BGM have released a new version of their popular BigBox Lambretta exhaust called the Sport which has an external underslung silencer. Is it actually Sportier than their V4, or is it just a name?

While testing Kevin Becker’s KillerCase Simonini 260 for my Lambretta Kit Book (on sale now in the SLUK Shop and at Scooter Products) I was offered rides in two formats: firstly with a TSR Evo expansion chamber, and secondly with an evolution of the popular BGM BigBox.

By this stage, the Bigbox was already in its 4th incarnation, with changes arriving to both improve quality and cut down in noise.

The challenge that all box-pipe manufacturers face is a direct balance between noise and performance. If the exhaust has a freer-flowing design and a larger diameter tailpipe then it becomes uncomfortably noisy for those looking for standard-ish looks and sound.

If you redesign the box exhaust internals to cut down on the noise then the usual result is that performance suffers a little. As such the BGM V4 – while probably the most robust version – is not the most powerful.

Bigbox V4 (top) and Sport (below)
External Muffler The solution – also used on the Gori, Ancillotti, Casa Performance and now versions of Ron Moss’ Avanti box pipes – is to add an external muffler to cut down on the sound, allowing more freedom with the internal box design.
The slim tail-can reduces ground clearance slightly, but it’s not as low as the downpipe of the TSR Evo
Rather than mount the muffler at the back of the engine, where it is vulnerable to vibration and hitting the bodywork due to suspension travel, BGM have used a short, larger diameter tailpipe and turned it sharply at the back of the box. This leaves the muffler underneath the scooter, aiming towards the flywheel side of the scooter.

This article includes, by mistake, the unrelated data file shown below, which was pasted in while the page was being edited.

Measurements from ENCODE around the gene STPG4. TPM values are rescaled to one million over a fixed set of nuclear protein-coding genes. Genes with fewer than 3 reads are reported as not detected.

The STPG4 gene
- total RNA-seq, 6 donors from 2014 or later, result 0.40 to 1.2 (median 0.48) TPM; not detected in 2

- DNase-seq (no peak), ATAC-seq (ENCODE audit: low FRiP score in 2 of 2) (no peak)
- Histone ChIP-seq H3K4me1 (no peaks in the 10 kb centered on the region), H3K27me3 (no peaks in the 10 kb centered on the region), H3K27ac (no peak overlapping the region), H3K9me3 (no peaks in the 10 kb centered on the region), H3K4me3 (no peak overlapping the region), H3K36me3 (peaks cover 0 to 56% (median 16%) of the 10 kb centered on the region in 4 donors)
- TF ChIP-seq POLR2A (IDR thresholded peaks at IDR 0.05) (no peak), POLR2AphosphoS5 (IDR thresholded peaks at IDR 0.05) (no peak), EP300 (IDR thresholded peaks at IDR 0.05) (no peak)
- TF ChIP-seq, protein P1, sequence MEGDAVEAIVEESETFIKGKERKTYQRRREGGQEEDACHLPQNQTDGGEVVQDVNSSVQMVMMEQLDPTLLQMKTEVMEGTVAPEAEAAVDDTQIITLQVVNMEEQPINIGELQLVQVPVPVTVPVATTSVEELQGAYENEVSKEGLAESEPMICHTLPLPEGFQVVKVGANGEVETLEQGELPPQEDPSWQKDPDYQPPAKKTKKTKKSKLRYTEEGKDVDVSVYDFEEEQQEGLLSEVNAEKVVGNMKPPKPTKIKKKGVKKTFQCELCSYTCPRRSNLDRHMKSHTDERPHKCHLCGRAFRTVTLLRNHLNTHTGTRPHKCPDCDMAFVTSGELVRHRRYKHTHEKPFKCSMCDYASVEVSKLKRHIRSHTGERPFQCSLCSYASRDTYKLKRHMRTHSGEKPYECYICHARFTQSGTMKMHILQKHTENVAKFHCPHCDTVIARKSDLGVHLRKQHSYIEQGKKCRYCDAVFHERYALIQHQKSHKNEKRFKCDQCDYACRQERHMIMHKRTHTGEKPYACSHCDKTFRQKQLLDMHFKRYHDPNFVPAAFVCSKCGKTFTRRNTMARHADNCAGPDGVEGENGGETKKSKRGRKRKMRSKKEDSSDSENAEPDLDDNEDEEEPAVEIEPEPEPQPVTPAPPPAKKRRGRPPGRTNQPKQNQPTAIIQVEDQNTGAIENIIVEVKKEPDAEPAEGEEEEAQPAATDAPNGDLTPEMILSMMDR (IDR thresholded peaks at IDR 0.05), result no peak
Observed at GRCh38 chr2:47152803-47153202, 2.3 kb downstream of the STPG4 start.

Gas exits through a slash-cut tailpipe behind the flywheel cowling
Flange for fitting the tailcan features a slotted hole, allowing you to slightly vary the tailpipe exit angle
What does it sound like?

Personally, I think it sounds better than the V4 but watch the video above. You be the judge.

More fittings than you need Supplied 4-stud exhaust stub is the same as the V4. It still fits 2-stud cylinders. The supplied spring hook is great. Our test pipe was still supplied with a fitting kit for the V4 including the unneeded tailpipe bracket.
Fitting For a quick test we tried both the BigBox V4 and the BigBox Sport on Smurf’s RT195 which has been converted to reed-valve induction using an LTH reed by Scotty of Team DSC. Smurf’s scooter was running a TSR Evo modified with an additional MB rear muffler support.
With the added weight of the muffler, the lower casing bolt fitting becomes even more essential
Fitting the BGM V4 for dynoing was no trouble: running boards off, lift the cowling a little and bolt on the BGM stub. The BigBox stub offers the worthwhile advantage of four fitting points to suit RT cylinders. For the purposes of testing, the BigBox was offered up to the swan-neck bracket and aligned easily. The design is good, allowing movement of the chamber fore-and-aft to accommodate cylinders with packing plates etc. We didn’t bother with the tailpipe support or the bracket underneath the casing for a quick test. The BigBox Sport was a hand-in-glove fit onto the same stub and engine bracket and quickly fitted. The external muffler is the difference between the two versions. It adds just under 400g to the total weight of the exhaust but without a tailpipe connection to the engine casing you now have more weight supported at fewer points on the engine. As such you should regard the bolt-on bracket that fits into a thread under the engine casing as essential. If you leave that bolt out then you are asking for trouble. If the aluminium casing thread is damaged or absent (on some early casings) then get a Timesert or Helicoil steel thread inset fitted.